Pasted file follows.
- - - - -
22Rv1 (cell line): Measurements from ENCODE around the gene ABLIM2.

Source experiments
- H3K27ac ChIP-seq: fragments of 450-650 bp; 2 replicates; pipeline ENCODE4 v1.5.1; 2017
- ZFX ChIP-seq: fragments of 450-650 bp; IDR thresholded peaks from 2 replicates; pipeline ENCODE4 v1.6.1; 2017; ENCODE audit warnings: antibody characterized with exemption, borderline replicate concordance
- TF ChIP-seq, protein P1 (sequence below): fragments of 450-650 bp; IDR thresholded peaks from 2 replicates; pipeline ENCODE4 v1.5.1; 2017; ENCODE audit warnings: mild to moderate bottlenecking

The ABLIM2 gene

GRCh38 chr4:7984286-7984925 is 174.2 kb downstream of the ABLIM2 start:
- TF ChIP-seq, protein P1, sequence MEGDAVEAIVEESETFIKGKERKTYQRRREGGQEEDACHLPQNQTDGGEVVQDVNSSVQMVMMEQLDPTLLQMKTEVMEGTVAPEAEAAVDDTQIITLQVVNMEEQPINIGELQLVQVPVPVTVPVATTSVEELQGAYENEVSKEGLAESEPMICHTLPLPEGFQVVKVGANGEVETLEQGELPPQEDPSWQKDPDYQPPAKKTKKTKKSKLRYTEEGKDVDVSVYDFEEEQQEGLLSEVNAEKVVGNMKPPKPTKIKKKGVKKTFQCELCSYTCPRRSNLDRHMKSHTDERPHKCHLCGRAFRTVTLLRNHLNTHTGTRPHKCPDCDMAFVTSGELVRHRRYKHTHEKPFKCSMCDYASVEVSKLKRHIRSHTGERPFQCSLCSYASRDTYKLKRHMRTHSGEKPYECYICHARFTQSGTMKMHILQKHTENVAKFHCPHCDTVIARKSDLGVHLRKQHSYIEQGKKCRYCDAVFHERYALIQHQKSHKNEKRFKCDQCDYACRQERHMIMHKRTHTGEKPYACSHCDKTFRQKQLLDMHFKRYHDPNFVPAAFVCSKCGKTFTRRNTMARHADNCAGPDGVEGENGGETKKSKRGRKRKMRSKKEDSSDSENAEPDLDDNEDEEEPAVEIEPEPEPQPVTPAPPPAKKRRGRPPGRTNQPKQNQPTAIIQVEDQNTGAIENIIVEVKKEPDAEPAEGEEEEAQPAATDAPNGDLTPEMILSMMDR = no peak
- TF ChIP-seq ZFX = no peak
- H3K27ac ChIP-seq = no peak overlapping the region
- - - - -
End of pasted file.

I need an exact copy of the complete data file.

22Rv1 (cell line): Measurements from ENCODE around the gene ABLIM2.

Source experiments
- H3K27ac ChIP-seq: fragments of 450-650 bp; 2 replicates; pipeline ENCODE4 v1.5.1; 2017
- ZFX ChIP-seq: fragments of 450-650 bp; IDR thresholded peaks from 2 replicates; pipeline ENCODE4 v1.6.1; 2017; ENCODE audit warnings: antibody characterized with exemption, borderline replicate concordance
- TF ChIP-seq, protein P1 (sequence below): fragments of 450-650 bp; IDR thresholded peaks from 2 replicates; pipeline ENCODE4 v1.5.1; 2017; ENCODE audit warnings: mild to moderate bottlenecking

The ABLIM2 gene

GRCh38 chr4:7984286-7984925 is 174.2 kb downstream of the ABLIM2 start:
- TF ChIP-seq, protein P1, sequence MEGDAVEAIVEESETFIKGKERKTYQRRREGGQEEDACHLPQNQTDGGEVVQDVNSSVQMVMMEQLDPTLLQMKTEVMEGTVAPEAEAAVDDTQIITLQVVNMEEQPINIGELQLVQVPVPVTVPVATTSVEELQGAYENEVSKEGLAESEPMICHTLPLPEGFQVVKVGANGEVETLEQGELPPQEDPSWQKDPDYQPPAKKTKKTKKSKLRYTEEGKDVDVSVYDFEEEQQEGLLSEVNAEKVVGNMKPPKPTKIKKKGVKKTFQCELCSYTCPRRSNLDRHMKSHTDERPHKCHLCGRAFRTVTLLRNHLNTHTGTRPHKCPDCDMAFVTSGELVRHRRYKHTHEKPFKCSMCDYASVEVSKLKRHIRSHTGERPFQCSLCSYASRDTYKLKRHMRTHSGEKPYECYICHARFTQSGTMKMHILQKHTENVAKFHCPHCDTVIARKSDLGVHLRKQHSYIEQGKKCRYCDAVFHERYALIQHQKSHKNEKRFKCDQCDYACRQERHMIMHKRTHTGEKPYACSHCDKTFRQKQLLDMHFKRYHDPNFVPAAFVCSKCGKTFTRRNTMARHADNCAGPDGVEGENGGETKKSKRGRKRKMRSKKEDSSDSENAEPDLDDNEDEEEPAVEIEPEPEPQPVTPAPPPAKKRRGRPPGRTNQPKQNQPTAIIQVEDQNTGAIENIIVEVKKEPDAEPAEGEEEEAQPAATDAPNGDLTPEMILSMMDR = no peak
- TF ChIP-seq ZFX = no peak
- H3K27ac ChIP-seq = no peak overlapping the region